Over the years, I’ve grown exceedingly concerned about Google’s exponential data mining efforts and infiltration into every conceivable area of our everyday lives, from health care and fitness to education and finance. I believe that the best balance of utility and privacy is the new search engine deployed by the Brave browser.  There is no doubt that the Brave browser and search engine should be your default.

The influence of Google is so vast yet so hidden, most people simply have no idea just how controlled they actually are. Most of us would vehemently deny that something as simple as Google search results can manipulate us into thinking a certain way about a topic, yet research clearly shows that this kind of subliminal influence is profoundly powerful.

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Robert Epstein, Ph.D., who has spent the last decade of his professional career exposing Google’s manipulative and deceptive practices as a senior research psychologist for the American Institute of Behavioral Research and Technology, has also demonstrated how easily Google can shift our political and societal landscape.

Without Google, the technocrats’ dream of a One World Government would likely never happen, as it relies on social engineering and artificial intelligence. Google is a frontrunner and expert in both, and has the ability to control entire populations. As noted by Epstein in the interview above, Google poses three unique threats to society:

They’re a surveillance agency with significant yet hidden surveillance powers — Google Search, Google Wallet, Google Docs, Gmail, Google Drive, YouTube — all are surveillance platforms and from Google’s perspective, the value of these platforms are their ability to glean very precise data about you as an individual. Most of these platforms offer free services for the simple reason that YOU are the product being sold to third parties.

They’re a censoring agency with the ability to restrict or block access to websites across the internet, thus deciding what people can and cannot see. While Section 230 of the 1996 Communications Decency Act makes free speech possible for everyone, it also allows Google and other online platforms to filter out and censor whatever they want.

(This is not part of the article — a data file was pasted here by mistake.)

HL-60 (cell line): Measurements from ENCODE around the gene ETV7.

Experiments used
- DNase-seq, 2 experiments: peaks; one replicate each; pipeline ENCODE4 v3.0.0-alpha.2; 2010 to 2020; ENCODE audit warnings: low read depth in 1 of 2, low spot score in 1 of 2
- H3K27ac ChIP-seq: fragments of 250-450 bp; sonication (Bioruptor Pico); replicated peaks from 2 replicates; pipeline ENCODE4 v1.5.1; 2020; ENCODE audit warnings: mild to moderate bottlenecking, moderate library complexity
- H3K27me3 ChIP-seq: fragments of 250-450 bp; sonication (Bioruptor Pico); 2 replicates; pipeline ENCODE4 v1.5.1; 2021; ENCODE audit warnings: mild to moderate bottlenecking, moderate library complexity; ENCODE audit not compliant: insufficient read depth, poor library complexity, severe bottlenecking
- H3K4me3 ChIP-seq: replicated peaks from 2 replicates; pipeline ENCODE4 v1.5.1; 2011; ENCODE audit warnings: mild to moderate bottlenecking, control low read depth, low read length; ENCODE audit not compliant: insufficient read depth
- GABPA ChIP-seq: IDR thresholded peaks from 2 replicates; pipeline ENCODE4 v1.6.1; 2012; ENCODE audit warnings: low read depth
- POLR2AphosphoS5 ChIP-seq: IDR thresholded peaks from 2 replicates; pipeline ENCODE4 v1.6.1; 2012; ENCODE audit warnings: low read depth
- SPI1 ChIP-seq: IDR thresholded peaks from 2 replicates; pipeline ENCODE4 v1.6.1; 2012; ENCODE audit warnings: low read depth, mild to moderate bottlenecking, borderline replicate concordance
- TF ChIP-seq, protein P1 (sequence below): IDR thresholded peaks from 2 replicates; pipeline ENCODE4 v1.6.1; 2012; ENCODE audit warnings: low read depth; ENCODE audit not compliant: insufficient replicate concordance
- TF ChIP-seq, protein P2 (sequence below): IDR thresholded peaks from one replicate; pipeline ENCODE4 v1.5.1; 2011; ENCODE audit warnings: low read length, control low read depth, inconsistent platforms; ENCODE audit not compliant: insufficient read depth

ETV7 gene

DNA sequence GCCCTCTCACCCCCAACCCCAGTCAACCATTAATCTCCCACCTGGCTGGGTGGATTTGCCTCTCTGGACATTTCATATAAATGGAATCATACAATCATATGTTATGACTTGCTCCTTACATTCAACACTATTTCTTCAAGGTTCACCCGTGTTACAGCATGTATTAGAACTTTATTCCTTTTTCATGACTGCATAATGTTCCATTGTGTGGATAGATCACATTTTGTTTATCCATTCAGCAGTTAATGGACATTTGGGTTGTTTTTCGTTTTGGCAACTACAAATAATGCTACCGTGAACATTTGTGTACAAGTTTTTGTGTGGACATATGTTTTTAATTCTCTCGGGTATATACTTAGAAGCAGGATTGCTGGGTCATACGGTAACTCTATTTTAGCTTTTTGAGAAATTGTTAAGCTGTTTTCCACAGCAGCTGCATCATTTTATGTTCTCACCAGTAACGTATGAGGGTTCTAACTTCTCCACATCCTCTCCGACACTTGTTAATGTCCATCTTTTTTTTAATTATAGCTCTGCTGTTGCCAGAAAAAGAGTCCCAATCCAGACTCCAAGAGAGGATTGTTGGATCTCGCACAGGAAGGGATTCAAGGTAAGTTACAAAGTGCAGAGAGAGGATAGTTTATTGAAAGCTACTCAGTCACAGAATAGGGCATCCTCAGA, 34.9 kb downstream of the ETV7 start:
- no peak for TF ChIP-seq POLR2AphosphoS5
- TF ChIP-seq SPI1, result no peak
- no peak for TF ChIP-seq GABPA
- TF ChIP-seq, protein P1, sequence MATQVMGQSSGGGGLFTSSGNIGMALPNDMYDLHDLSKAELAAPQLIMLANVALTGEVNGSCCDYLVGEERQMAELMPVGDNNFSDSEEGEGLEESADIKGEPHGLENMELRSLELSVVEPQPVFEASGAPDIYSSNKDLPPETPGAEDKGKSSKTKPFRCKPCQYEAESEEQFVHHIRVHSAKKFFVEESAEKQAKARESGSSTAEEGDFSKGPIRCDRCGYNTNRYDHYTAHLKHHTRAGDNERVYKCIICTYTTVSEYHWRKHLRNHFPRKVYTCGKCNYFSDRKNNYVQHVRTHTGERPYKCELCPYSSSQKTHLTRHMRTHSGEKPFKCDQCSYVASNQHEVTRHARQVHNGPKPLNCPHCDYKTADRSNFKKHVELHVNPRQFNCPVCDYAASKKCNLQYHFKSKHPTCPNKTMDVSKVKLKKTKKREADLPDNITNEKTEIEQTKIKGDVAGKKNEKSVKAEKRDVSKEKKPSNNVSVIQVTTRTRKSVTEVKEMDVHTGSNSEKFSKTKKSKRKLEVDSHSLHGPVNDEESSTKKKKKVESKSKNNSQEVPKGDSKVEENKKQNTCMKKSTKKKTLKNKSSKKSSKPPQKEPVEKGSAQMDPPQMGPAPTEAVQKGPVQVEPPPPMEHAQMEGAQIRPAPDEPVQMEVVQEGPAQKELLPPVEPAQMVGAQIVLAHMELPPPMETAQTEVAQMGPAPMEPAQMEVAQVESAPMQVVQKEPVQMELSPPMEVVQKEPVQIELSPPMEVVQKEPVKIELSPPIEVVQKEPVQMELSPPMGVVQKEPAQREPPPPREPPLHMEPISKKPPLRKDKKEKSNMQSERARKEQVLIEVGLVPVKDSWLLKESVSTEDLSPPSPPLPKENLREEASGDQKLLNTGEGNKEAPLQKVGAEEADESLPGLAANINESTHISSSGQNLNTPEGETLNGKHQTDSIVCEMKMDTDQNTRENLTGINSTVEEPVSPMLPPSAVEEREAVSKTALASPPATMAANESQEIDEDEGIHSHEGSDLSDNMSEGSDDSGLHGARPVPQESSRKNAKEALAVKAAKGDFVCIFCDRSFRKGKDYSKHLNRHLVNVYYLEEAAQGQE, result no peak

The most crushing problem with this kind of internet censorship is that you don’t know what you don’t know. If a certain type of information is removed from search, and you don’t know it should exist somewhere, you’ll never go looking for it. And, when searching for information online, how would you know that certain websites or pages have been removed from the search results in the first place? The answer is, you don’t.

For example, Google has been investing in DNA repositories for quite a long time, and are adding DNA information to our profiles. According to Epstein, Google has taken over the national DNA repository, but articles about that — which he has cited in his own writings — have all vanished.

They have the power to manipulate public opinion through search rankings and other means, and the shifts in thinking produced are both rapid and enormous. For example, Epstein has demonstrated that Google has the ability to shift voting preferences among undecided voters by a whopping 48% to 63%, and the power to determine 25% of global elections. What’s more, this manipulation is entirely undetectable and untraceable.

The Many Reasons to Ditch Google

As a user, there are many reasons to de-Google your life, including the following:

Privacy concerns — Google’s services, including search, email, and maps, collect vast amounts of personal data, which can include browsing history, location data, and more. This collection is integral to their business model, which focuses on targeted advertising. Other privacy concerns include the following:

Tracking of your whereabouts 24/7 — In 2022, four attorneys general sued Google for its deceptive practices in collecting location data, as they continue to track location data even after users disable location tracking. By tracking your Google calendar entries, combined with your location data, Google also knows what events you’ve attended, when, and for how long.

Your built-in webcam on your phone, tablet, laptop or computer can also be accessed by various apps.

A lifetime of photographic evidence — Twenty years ago, photos were a private matter, reminisced over in photo albums and displayed around the home. Today, people’s lives are on public display online, and Google captures it all.

When combined with facial recognition software and other technological identification applications, including metadata detailing the time and place of each snap, your photos are a treasure trove of private information.

A lifetime of communications — Google also has every single Gmail email you’ve ever sent, received and deleted.